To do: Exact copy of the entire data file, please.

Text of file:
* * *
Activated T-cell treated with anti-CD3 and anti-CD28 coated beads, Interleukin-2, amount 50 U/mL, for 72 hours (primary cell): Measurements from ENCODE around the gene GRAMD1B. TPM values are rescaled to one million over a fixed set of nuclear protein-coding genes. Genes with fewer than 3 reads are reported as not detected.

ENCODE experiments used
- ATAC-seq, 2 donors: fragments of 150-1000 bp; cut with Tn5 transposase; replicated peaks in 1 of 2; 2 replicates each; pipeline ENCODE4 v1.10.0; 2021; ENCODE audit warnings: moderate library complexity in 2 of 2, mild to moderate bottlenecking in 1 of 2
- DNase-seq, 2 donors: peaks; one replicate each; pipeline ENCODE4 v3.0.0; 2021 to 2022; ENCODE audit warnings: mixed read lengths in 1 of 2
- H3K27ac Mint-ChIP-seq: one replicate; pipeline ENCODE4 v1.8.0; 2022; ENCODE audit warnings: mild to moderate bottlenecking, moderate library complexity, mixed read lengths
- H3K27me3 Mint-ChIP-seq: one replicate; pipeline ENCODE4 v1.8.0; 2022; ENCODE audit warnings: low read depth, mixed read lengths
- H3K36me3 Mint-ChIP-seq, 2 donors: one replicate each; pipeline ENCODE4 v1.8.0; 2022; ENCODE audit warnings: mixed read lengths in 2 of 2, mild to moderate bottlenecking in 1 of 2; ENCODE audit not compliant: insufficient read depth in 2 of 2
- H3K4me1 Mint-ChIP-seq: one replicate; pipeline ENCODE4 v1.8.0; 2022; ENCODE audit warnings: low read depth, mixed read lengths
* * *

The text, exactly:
Activated T-cell treated with anti-CD3 and anti-CD28 coated beads, Interleukin-2, amount 50 U/mL, for 72 hours (primary cell): Measurements from ENCODE around the gene GRAMD1B. TPM values are rescaled to one million over a fixed set of nuclear protein-coding genes. Genes with fewer than 3 reads are reported as not detected.

ENCODE experiments used
- ATAC-seq, 2 donors: fragments of 150-1000 bp; cut with Tn5 transposase; replicated peaks in 1 of 2; 2 replicates each; pipeline ENCODE4 v1.10.0; 2021; ENCODE audit warnings: moderate library complexity in 2 of 2, mild to moderate bottlenecking in 1 of 2
- DNase-seq, 2 donors: peaks; one replicate each; pipeline ENCODE4 v3.0.0; 2021 to 2022; ENCODE audit warnings: mixed read lengths in 1 of 2
- H3K27ac Mint-ChIP-seq: one replicate; pipeline ENCODE4 v1.8.0; 2022; ENCODE audit warnings: mild to moderate bottlenecking, moderate library complexity, mixed read lengths
- H3K27me3 Mint-ChIP-seq: one replicate; pipeline ENCODE4 v1.8.0; 2022; ENCODE audit warnings: low read depth, mixed read lengths
- H3K36me3 Mint-ChIP-seq, 2 donors: one replicate each; pipeline ENCODE4 v1.8.0; 2022; ENCODE audit warnings: mixed read lengths in 2 of 2, mild to moderate bottlenecking in 1 of 2; ENCODE audit not compliant: insufficient read depth in 2 of 2
- H3K4me1 Mint-ChIP-seq: one replicate; pipeline ENCODE4 v1.8.0; 2022; ENCODE audit warnings: low read depth, mixed read lengths